EAI, for those blessedly unaware, produces modest quantities of free-market puffery. And it proudly states as a matter of sacred principle, right there in its IRS Form 990-EZ, “We don’t receive — nor would we accept — government funding or support.”

Which is true except for EAI’s tax-deductible status, which is definitely a tangible form of government support.

Now, you might be dismayed at the thought of your tax dollars effectively underwriting EAI’s “educational activities,” but you can take some comfort in knowing how hard those guys are working for your money. Because according to page 2 of its filing, EAI President Rob Roper is working an average of 80 hours per week. His salary: a paltry $50,000.

On an hourly basis, the poor guy’s making less than Bernie Sanders minimum wage!

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Ethan Allen Institute: Follow the Money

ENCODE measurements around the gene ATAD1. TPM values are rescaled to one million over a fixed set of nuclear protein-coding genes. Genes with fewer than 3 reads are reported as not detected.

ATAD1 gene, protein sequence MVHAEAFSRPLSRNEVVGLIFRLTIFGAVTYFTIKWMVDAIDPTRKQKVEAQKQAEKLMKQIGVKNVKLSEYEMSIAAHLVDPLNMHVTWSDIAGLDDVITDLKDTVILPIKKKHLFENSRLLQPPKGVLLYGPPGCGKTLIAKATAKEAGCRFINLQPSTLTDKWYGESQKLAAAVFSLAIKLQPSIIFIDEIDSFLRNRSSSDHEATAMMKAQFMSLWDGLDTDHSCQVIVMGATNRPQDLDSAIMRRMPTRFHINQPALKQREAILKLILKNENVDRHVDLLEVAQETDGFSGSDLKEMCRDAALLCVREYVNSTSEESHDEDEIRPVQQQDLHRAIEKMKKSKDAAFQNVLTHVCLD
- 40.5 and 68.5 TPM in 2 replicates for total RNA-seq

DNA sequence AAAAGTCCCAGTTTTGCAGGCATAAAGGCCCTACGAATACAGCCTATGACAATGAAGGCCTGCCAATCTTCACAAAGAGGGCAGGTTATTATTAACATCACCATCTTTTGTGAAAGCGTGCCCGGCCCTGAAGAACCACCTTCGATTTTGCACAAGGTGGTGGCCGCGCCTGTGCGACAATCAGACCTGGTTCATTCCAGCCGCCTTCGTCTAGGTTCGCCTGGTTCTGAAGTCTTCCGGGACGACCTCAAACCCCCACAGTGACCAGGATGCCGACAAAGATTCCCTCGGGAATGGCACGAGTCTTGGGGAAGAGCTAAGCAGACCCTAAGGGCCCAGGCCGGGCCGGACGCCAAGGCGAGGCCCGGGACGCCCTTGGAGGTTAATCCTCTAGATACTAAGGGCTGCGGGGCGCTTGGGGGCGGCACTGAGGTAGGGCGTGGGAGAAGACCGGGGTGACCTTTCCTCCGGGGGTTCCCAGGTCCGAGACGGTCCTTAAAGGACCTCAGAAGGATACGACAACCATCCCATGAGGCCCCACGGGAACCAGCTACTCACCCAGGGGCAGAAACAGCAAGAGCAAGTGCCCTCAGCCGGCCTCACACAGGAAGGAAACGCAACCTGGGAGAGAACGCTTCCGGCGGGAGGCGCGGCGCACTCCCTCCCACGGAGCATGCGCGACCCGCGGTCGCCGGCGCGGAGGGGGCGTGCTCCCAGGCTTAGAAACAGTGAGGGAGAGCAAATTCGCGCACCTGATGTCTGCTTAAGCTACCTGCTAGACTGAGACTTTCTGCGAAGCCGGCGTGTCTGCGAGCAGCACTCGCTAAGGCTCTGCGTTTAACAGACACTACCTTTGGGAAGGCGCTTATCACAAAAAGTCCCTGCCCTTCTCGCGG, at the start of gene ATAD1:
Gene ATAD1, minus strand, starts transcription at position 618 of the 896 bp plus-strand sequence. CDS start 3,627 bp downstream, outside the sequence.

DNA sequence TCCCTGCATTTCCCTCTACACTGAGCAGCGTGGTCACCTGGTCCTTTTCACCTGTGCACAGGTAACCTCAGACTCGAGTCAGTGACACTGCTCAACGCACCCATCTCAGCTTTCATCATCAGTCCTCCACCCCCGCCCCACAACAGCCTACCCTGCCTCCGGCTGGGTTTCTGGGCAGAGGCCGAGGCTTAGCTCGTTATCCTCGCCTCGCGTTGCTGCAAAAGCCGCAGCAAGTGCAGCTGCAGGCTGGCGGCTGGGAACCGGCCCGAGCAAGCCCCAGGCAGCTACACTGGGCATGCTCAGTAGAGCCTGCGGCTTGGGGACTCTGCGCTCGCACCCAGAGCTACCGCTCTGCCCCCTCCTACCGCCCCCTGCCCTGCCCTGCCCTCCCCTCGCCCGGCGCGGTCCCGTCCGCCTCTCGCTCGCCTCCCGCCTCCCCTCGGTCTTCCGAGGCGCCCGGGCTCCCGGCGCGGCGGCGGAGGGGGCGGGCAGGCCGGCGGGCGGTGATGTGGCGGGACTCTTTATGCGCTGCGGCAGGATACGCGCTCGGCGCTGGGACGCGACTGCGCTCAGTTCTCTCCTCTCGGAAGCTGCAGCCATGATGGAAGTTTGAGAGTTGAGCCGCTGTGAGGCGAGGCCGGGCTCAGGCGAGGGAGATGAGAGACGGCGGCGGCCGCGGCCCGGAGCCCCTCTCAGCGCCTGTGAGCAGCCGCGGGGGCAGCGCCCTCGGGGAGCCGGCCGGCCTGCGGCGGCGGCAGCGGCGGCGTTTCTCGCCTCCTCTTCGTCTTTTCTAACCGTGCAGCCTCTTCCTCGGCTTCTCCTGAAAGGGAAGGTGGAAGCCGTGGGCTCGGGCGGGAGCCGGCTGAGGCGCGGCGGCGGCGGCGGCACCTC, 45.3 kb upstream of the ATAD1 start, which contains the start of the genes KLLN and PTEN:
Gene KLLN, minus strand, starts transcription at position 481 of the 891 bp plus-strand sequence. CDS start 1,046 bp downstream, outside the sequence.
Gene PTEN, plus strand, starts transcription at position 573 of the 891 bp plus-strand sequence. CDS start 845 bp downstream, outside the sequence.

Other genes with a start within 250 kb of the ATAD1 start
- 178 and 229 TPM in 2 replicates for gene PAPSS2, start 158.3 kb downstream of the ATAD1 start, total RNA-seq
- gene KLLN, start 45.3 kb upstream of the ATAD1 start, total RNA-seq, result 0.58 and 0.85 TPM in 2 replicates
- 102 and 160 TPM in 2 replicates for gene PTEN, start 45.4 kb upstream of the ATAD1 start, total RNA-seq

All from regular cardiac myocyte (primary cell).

Back on March 25, the Senate Natural Resources and Energy Committee held a public hearing on S.R.7, the “climate change resolution.” The only witness who stood in opposition was Vermont’s favorite crank, John McClaughry, founder and former President (now Vice President) of the Ethan Allen Institute.

You're being watched, Mr. McClaughry.

You’re being watched, Mr. McClaughry.

During his testimony, he said S.R.7 was part of a campaign by national climate advocacy groups “to put the skeptics on the defensive” and serve as a fundraising tool. By passing this resolution, he said, the Legislature would act as a “pawn” of those national groups.

Okay, well, since he brought up the idea of a national campaign and national organizations influencing Vermont politics, resolution sponsor Sen. Brian Campion asked him about the Ethan Allen Inistitute’s ties to the Koch brothers and their national network. McClaughry acknowledged a $50,000 grant from the Cato Institute “six years ago,” and he noted Cato’s ties to the Kochs. But otherwise?

I have never been aware that we got any money from the Koch Brothers or the Koch Foundation or Koch Industries, anything like that. And I’ve never had communication from any of those people urging me to, or urging our organization to fight against the climate change advocates. Never.

He went on to deny receiving funds from the State Policy Network, an umbrella organization with strong ties to the Kochs. SPN provides guidance and funding to free-market “think tanks” in each of the 50 states.